The cat hasn’t been killing pigeons, this bird has, what is it? Readers’ nature queries
Ethna Viney on slow worms, one of Ireland’s heaviest spiders, and lawyer’s wigs
A sparrowhawk, having caught a pigeon
I came across this gorgeous spider wrapping up a wasp in his web. His abdomen was huge, easily the size of a large blueberry.
Patrick O’Donnell, Ashford, Co Wicklow
It’s the four-spot orb weaver, a garden spider regarded as one of the heaviest spiders we have.
I think this is a maartent toadstool. They appear at this time of year on Roscahill Forest.
Tamar Scott, Moycullen, Co Galway
It’s called the shaggy inkcap or lawyer’s wig in this country, and is quite common at this time of year.
I saw this washed up near a rock pool on Youghal front strand and wondered what it might be.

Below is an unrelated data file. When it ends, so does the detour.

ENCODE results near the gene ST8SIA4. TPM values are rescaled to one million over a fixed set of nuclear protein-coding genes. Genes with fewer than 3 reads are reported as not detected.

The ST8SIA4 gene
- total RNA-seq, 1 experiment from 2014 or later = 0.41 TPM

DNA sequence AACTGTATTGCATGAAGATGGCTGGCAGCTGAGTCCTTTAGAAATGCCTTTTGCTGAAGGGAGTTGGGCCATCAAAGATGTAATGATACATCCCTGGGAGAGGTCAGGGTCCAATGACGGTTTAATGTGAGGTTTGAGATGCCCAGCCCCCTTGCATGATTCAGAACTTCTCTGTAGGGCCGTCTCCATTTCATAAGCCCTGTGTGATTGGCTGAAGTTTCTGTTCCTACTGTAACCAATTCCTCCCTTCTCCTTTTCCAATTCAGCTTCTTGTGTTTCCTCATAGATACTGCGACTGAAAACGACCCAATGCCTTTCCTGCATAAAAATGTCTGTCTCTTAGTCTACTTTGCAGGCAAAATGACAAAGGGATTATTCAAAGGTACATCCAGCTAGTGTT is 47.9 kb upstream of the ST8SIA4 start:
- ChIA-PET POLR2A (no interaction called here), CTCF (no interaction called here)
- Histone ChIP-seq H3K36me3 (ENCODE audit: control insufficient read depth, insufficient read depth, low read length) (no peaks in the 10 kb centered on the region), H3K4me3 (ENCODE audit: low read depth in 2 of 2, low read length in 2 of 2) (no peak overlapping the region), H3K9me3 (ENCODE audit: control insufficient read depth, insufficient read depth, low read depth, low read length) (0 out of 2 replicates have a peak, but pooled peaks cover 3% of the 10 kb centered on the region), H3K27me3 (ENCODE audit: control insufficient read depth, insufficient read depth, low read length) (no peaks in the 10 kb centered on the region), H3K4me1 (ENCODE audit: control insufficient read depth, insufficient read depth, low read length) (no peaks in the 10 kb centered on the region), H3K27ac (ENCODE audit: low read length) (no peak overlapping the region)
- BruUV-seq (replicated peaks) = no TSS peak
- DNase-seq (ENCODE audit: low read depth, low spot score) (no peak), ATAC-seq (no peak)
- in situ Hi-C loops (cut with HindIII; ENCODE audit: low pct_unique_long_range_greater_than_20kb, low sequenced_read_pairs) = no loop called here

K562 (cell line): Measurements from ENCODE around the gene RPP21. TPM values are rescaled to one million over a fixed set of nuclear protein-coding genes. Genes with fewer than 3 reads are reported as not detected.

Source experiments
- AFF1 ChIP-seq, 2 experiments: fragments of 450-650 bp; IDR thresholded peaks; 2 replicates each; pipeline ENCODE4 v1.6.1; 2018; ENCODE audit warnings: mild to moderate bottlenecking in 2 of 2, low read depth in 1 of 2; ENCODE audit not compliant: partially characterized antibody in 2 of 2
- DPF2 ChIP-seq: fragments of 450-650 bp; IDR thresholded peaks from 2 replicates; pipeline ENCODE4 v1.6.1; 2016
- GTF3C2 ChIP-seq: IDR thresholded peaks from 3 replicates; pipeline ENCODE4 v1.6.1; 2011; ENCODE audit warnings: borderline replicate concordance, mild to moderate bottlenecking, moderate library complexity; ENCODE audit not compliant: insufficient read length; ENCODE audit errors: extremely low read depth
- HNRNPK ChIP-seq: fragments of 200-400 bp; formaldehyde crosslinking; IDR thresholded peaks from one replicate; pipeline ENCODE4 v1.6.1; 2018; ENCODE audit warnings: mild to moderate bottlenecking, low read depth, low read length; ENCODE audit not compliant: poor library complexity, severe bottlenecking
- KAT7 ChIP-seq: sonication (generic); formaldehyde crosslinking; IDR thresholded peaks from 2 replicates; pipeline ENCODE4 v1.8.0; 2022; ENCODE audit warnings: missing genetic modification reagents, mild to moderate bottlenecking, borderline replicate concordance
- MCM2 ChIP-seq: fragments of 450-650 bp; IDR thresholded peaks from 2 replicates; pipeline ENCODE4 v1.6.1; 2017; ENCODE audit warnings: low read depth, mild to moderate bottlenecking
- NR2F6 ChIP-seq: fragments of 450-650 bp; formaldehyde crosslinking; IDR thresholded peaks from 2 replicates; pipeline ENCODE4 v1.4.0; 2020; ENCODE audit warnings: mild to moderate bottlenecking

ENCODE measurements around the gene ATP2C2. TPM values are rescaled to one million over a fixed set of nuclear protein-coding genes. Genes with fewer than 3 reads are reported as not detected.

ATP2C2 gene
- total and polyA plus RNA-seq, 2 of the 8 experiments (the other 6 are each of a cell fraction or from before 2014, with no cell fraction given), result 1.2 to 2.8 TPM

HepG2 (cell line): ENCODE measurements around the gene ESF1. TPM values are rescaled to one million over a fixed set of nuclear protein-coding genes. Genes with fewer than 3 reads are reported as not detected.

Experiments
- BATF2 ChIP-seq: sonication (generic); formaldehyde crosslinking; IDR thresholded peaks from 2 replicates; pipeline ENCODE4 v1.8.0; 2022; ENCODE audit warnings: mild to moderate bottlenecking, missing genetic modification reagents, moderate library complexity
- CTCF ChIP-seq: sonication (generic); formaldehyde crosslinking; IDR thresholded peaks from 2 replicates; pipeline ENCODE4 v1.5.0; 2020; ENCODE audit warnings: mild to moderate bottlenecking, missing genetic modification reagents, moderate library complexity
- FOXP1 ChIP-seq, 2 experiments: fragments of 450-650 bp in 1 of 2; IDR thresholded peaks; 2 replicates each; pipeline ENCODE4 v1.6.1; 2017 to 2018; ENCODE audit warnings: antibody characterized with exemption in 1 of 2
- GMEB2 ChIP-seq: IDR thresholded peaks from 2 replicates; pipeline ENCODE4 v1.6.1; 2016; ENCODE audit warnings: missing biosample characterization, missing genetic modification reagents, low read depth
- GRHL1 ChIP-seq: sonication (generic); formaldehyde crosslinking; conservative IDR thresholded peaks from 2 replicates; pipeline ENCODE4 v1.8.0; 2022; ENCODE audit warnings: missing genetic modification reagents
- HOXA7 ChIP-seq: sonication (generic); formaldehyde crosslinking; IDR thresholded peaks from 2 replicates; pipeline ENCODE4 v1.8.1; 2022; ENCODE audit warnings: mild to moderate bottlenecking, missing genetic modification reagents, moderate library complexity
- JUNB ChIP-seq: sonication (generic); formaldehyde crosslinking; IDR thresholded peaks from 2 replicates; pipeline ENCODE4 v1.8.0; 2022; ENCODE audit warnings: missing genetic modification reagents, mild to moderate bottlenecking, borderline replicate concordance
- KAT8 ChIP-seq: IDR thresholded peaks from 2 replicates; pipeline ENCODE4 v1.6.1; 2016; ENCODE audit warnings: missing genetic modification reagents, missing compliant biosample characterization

Triona O’Gorman, Quin, Co Clare
It’s a king rag worm, or part of. They are prized as bait by fishermen.
This slow worm took up residence under a mat in rough grass beside our tunnel. I checked three times over a week and wondered if it would have young. I love the colour and pattern.
Aine O’Regan, Tubber Co Clare
The slow worm, Anguis fragilis, is a species of legless lizard. It is not native to Ireland and was introduced to the Burren from Britain.
It turns out it wasn’t the neighbour’s cat leaving pigeon feathers in the garden.
Alice Doring, Harcourt Terrace, Dublin 2
A sparrowhawk caught in the act.
Can you identify this caterpillar, which we saw on a visit to Galley Head, Co Cork?
Oliver Nash, Rathmines, Dublin 6
It’s caterpillar of the fox moth, an attractive brown moth that flies in summer.
Wasps converted an old bird box of ours, sealing up the hole and making one of their own.
Tom McCaughren, Dublin
Ethna Viney welcomes observations and photographs at Thallabawn, Louisburgh, Co Mayo, F28 F978, or by email at firstname.lastname@example.org. Include a postal address.